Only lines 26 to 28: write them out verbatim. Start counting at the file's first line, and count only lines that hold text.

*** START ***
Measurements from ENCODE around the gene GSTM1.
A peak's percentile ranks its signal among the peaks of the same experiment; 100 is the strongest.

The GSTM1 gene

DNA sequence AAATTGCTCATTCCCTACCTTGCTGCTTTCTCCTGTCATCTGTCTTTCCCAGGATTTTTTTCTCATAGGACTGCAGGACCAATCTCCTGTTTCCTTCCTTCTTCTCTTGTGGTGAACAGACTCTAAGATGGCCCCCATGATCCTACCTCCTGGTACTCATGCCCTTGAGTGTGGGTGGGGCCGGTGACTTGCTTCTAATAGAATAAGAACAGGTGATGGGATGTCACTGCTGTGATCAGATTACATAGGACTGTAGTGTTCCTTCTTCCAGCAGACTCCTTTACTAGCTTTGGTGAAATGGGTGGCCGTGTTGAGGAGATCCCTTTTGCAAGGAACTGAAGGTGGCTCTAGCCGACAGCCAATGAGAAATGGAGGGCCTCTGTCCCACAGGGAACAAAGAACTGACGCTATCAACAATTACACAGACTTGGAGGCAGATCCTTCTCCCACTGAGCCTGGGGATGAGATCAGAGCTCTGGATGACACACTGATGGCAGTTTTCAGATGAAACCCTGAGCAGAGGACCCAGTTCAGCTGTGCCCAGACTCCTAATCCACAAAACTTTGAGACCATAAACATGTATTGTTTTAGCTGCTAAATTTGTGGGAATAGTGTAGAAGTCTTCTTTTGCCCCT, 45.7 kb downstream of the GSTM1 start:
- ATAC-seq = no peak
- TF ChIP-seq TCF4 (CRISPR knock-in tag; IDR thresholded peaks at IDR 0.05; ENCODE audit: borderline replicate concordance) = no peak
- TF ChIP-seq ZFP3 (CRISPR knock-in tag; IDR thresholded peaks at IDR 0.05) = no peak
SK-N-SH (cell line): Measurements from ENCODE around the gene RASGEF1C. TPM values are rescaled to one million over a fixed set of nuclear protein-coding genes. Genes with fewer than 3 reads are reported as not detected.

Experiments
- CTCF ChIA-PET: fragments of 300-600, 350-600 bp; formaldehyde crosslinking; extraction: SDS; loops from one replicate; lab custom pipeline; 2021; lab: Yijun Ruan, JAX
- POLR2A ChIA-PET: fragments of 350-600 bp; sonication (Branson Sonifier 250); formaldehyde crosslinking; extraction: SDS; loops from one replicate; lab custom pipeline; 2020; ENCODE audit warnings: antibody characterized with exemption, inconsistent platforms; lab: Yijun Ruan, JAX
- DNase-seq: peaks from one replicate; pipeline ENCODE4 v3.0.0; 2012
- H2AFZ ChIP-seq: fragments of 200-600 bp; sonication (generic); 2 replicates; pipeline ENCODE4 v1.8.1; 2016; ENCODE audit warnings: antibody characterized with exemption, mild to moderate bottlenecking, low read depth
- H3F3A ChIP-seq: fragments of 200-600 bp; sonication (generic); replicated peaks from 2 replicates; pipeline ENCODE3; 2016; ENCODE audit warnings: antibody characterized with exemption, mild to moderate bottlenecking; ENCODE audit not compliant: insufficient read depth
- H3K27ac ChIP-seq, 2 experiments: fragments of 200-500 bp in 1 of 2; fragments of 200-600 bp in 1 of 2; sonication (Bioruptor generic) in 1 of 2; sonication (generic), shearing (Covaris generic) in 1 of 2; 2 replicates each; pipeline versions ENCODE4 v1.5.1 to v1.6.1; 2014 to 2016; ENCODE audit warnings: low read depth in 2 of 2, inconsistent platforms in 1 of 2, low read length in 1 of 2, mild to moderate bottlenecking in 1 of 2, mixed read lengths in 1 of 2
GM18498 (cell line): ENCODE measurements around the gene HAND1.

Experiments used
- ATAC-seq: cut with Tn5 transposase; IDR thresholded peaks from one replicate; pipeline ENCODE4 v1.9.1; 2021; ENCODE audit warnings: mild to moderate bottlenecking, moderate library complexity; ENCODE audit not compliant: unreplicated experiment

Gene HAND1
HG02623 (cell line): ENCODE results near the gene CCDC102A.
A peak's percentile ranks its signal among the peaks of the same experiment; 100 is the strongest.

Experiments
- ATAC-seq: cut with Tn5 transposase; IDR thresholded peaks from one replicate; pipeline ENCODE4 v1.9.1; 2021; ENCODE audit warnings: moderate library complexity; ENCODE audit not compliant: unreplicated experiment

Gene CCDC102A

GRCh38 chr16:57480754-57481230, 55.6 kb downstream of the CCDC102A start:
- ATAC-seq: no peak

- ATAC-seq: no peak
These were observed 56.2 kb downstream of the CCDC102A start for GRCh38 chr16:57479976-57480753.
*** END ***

- ATAC-seq: no peak

- ATAC-seq: no peak
These were observed 56.2 kb downstream of the CCDC102A start for GRCh38 chr16:57479976-57480753.